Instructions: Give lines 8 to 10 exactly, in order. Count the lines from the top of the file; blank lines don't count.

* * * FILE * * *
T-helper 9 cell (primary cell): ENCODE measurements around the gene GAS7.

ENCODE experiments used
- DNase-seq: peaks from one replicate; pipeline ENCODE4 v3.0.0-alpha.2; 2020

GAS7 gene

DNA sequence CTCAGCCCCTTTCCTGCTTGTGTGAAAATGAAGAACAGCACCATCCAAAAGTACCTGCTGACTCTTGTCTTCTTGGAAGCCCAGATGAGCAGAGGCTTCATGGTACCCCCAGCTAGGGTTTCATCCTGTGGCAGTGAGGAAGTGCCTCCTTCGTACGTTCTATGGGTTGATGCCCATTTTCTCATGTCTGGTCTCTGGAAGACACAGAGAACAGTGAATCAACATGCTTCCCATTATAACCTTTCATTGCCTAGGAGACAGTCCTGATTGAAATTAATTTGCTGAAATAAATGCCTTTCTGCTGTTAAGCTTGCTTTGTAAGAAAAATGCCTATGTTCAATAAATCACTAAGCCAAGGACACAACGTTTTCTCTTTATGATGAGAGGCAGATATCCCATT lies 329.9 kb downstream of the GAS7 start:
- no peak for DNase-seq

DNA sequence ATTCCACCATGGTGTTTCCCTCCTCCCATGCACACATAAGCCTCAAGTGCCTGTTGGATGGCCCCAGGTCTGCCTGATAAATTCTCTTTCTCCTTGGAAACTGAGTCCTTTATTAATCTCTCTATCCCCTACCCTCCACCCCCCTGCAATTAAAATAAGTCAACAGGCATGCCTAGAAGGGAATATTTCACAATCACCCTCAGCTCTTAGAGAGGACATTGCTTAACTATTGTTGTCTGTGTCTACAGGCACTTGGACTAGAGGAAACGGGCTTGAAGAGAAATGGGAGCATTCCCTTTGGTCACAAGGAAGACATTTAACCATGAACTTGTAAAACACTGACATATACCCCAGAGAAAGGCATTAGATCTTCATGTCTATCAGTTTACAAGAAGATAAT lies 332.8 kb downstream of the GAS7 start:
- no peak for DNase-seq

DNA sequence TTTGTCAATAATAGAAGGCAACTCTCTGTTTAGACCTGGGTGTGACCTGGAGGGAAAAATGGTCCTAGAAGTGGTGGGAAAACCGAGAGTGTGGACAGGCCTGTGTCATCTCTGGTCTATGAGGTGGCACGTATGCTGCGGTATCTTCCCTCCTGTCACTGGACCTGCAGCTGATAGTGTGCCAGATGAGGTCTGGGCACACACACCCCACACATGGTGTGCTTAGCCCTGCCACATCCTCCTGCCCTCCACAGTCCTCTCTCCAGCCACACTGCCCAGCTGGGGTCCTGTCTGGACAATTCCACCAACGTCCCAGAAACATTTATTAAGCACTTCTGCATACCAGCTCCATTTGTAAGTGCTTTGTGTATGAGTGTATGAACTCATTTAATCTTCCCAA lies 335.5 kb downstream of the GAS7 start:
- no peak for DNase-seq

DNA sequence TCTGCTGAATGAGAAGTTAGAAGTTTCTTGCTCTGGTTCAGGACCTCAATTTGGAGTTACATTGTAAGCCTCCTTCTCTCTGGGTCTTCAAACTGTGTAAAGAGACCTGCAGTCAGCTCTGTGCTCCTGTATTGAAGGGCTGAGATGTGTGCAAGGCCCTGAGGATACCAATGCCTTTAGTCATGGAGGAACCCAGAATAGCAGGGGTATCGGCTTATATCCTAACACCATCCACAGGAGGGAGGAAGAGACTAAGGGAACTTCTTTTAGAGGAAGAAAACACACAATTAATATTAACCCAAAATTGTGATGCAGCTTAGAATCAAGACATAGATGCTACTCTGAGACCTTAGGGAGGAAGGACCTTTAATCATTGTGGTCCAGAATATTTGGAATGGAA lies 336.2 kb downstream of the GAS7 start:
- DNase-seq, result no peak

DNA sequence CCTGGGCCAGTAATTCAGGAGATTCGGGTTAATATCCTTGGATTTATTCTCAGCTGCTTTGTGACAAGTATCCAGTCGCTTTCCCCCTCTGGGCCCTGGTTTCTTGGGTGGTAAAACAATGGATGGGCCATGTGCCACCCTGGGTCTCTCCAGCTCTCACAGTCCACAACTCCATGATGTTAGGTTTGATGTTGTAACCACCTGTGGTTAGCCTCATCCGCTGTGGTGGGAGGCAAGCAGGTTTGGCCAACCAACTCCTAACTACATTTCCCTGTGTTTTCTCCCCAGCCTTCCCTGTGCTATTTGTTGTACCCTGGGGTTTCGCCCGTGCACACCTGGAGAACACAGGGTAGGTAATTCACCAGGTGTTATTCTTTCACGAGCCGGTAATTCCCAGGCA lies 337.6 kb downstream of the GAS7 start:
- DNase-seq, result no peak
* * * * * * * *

- no peak for DNase-seq

DNA sequence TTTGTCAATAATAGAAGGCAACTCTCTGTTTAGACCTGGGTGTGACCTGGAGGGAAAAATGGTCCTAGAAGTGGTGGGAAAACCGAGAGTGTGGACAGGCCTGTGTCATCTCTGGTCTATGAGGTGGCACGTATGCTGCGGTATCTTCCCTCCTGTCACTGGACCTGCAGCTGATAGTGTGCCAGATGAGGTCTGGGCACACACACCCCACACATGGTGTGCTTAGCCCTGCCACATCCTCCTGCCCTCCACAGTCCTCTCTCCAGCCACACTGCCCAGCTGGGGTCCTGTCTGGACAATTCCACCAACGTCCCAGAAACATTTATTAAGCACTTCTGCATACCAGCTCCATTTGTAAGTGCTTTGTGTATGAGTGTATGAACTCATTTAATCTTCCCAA lies 335.5 kb downstream of the GAS7 start:
- no peak for DNase-seq